Creating Custom Components in Angular 2: Inheritance or Aggregation?

In this blog series, we’ll look at the two primary methods of creating a reusable custom component in Angular 2: class inheritance and aggregation. We’ll look at the pros and cons of each method and dive into their implementations.

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The problem

Your Angular 2 application may require specialized UI elements that deal with specific parts of your application domain. For example, you may need a grid that operates as a checklist, or you may need a grid with a predefined set of columns to represent order items. Of course, you can always take a WjFlexGrid component and set it up anywhere you need to. However, what if you need a particular configuration in multiple places throughout your application? If you decide to rework the UI, you will need to propagate the changes to all instances of the control, and you will get all the maintenance and QA troubles inherent in duplicated code. The best solution is to create a custom Angular 2 component that implements all necessary UI and behavior specifics, and reuse it whenever you need. For example, you can take the WjFlexGrid component as a base, apply necessary customizations, and wrap it in the single component class that will function as a self-sufficient reusable application unit. In the world of TypeScript and Angular 2, two key techniques can be used to create new classes from existing ones: class inheritance and aggregation. Let’s look at the pros and cons of each.

Inheritance or aggregation?

When to Use Inheritance

When we inherit from a base class, we inherit all its API and functionality. With the API, this may be good or bad. If you need a custom grid class that uses all of WjFlexGrid’s possible settings, but only adds a bit of specific functionality (like adding an InputDate control to edit date cells), then it’s good. It’s a straightforward use of WjFlexGrid, and changing other properties isn’t likely to break the new control.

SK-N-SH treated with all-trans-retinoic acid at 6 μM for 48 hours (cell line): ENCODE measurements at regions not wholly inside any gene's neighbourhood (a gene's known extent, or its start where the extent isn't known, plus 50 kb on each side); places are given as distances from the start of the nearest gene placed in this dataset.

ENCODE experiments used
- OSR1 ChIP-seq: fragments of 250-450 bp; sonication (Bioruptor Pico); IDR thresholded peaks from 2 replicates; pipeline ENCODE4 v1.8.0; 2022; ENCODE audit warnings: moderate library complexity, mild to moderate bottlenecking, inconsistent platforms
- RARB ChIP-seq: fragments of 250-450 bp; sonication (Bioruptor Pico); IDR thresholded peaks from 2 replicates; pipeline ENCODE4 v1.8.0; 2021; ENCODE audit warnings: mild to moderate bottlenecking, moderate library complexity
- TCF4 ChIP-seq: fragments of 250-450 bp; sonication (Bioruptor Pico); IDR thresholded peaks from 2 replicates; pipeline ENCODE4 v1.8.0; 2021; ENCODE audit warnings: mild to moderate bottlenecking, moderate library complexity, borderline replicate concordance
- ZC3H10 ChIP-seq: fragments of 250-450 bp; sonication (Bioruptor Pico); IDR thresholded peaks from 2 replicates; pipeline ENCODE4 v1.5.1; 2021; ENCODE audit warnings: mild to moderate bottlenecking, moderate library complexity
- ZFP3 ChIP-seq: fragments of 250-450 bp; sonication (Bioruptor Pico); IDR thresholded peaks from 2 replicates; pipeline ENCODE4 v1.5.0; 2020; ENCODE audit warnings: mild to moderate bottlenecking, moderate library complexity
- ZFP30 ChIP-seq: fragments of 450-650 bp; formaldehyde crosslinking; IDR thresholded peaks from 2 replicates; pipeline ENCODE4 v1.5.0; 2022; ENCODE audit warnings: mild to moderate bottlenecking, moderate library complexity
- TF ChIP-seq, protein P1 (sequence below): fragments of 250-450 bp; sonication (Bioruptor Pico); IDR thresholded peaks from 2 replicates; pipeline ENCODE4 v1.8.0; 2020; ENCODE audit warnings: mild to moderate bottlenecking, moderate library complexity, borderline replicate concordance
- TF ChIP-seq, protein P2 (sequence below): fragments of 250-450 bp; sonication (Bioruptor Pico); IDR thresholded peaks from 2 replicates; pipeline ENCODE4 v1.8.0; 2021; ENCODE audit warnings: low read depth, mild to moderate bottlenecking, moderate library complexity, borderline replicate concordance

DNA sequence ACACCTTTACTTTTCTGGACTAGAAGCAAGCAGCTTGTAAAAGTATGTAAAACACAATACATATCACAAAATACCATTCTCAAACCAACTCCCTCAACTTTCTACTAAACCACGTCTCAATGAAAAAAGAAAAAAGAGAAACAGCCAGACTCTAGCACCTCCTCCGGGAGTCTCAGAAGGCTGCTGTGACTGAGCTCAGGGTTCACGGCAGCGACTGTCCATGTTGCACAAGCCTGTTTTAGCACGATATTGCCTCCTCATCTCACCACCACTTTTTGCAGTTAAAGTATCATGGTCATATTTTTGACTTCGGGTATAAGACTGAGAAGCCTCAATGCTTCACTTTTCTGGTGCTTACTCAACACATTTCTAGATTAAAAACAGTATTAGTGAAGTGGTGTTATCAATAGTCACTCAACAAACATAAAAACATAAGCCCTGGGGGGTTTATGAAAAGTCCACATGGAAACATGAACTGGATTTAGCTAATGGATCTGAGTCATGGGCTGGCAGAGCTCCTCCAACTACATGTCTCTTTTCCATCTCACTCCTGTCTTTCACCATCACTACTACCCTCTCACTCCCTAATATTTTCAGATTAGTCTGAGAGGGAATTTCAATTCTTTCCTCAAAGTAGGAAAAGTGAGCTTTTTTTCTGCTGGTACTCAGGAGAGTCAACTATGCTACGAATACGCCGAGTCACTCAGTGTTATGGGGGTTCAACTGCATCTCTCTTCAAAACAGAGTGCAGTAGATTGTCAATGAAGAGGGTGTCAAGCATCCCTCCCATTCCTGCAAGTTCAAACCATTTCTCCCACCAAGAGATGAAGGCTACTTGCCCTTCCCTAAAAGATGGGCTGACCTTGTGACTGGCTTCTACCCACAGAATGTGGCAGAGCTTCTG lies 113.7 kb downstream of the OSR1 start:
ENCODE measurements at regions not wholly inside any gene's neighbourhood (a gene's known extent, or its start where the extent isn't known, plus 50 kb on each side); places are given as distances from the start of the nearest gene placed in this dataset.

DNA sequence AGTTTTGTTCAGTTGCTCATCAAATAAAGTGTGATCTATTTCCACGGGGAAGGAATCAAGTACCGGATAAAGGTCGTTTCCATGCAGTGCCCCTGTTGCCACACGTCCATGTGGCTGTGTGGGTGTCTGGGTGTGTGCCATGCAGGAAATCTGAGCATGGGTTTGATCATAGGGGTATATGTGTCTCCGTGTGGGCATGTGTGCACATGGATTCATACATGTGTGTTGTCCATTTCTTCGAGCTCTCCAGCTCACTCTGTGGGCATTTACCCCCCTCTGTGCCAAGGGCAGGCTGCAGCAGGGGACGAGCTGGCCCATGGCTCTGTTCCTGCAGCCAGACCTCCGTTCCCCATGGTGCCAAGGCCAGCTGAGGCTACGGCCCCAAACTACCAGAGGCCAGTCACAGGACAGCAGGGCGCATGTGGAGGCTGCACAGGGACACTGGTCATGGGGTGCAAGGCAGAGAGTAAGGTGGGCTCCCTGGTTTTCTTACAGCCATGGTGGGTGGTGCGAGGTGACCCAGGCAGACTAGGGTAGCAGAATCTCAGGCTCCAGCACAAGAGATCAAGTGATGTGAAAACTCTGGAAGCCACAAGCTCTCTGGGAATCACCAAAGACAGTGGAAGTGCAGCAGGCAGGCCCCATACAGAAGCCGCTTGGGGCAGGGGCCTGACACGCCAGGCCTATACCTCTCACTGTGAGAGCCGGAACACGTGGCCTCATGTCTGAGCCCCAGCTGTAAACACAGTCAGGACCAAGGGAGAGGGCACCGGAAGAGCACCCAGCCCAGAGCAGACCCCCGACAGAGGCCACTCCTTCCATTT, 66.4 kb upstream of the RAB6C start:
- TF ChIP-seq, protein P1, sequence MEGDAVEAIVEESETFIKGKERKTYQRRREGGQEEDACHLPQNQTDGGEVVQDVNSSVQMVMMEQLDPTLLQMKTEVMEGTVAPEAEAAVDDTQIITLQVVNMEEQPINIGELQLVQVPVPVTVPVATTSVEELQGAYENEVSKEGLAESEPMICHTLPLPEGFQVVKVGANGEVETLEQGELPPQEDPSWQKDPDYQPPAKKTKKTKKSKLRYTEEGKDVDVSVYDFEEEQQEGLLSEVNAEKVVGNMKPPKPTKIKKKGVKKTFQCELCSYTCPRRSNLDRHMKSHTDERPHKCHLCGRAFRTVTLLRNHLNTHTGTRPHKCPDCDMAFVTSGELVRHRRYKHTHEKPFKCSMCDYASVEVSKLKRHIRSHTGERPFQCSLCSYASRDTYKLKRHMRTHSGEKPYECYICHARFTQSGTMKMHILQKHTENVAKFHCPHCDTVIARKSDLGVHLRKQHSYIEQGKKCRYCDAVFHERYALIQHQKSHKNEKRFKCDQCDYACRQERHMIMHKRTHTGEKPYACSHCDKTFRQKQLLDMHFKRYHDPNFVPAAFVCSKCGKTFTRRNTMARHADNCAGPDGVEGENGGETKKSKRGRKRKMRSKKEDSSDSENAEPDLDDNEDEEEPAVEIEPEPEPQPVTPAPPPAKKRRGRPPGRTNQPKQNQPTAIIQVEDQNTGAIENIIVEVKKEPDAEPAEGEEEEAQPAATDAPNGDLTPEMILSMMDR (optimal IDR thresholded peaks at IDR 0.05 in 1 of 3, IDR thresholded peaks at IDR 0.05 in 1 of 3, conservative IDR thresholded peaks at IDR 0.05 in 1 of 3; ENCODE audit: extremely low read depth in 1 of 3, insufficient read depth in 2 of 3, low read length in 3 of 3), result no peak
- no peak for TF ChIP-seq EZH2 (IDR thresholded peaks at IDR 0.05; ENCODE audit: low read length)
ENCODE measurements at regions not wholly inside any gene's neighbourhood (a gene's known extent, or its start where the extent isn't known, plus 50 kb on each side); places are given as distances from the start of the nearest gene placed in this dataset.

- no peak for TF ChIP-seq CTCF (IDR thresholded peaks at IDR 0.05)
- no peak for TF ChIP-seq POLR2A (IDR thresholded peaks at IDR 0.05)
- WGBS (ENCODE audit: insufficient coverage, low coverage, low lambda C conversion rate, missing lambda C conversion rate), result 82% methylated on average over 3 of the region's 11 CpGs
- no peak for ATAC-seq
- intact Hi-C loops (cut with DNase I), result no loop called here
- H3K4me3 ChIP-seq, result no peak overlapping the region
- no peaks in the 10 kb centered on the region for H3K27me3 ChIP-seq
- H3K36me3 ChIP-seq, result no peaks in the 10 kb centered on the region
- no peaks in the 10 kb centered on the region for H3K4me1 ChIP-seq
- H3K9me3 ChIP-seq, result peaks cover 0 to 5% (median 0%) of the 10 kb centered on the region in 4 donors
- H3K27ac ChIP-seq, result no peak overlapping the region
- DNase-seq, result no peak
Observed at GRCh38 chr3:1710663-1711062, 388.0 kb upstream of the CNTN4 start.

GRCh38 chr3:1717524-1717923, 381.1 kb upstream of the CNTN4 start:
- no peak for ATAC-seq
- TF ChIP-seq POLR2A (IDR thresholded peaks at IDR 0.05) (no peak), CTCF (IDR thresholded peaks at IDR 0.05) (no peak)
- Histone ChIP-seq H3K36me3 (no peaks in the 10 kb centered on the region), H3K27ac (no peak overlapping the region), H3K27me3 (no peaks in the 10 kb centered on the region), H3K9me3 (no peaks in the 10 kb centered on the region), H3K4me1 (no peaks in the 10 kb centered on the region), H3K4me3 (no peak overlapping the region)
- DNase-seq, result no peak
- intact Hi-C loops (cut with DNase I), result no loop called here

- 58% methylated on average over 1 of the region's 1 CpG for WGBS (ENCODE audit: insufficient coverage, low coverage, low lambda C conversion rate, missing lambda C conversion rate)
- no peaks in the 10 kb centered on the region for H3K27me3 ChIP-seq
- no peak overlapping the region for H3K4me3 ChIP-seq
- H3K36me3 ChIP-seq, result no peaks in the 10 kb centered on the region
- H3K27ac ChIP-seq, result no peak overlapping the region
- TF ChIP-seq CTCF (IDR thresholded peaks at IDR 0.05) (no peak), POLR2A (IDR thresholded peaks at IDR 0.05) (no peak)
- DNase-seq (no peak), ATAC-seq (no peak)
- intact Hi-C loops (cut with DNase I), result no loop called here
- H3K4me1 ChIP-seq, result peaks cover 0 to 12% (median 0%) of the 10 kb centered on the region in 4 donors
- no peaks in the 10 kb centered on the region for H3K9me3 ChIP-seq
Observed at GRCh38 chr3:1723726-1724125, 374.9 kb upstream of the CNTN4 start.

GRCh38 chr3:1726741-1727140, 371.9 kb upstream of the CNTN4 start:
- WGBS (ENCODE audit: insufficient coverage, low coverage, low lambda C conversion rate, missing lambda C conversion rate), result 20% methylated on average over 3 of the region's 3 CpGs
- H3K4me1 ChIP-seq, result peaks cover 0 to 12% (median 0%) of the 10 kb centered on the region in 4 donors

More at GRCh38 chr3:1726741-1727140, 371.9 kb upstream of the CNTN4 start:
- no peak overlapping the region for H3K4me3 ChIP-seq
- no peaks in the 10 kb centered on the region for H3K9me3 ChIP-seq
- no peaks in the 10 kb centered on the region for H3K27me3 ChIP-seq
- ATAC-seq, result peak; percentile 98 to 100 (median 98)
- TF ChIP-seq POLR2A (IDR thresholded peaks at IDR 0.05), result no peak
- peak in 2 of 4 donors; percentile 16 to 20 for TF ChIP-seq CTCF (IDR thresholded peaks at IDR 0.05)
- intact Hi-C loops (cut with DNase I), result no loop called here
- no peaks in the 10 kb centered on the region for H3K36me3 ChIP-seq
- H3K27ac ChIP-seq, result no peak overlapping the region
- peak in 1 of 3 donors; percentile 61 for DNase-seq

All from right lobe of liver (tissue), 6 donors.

When NOT to Use Inheritance

For more complex components, though, inheritance is less desirable. If you want to create the Order Items grid I mentioned, where there’s a predefined set of columns and only one property that could be safely changed (itemsSource), you run the risk of another developer unintentionally changing an inherited property. That could break the component’s functionality. In this case, the aggregation is the right way to go.

When to Use Aggregation

In the latter case, you could define a component class that creates a WjFlexGrid instance internally, most likely by adding the class to its template. Since the new component initially has no exposed properties or events, you can choose to add only those that are relevant to its functionality. Some will probably pass through their values to the internal WjFlexGrid instance. Another benefit to aggregation is that you can create a more complex UI than the base class offers. For example, you could create a component that represents a grid with the filter input element above it, thus introducing a reusable “grid with filter” version. Let’s look at a sample that illustrates both approaches.

Inheritance and Aggregation in Action

This sample implements the same grid using inheritance and aggregation.

Download the sample

In this sample, we’re building a grid with checklist capabilities. Checklist requirements include:

  • Always contains at least one Select column that allows users to select or unselect rows.
    • When only a single row can be selected, it displays a radio button for input
    • When multiple rows can be selected, it displays a checkbox for input

The radio button and checkbox options are controlled by the component’s selectionType: Single|Multiple enum property. Here’s how the grid looks in the single row selection mode: Single row selection mode Single row selection mode The custom grid also supports dynamic inline row editing:

  • All editable cells are immediately available for editing
  • A component consumer will provide cell templates that correspond with the column’s data type
    • Textbox for Country column
    • InputDate control for Date column

Because of the inline editing approach, standard grid selection functionality is disabled. In addition, selected rows are marked in the Select column, and this state is reflected in the items source’s active boolean property to which the column is bound. The component also offers the isEditable boolean property, which allows us to disable all cell editing. Here’s a look at disabled editing and multi-row selection: Disabled editing and multi-row selection Disabled editing and multi-row selection If editing is disabled, all input elements in grid cells become disabled. Note: even if editing is disabled, the row selection functionality continues to work. In the next blog we’ll go deeper into the process of creating an InheritedGrid component.

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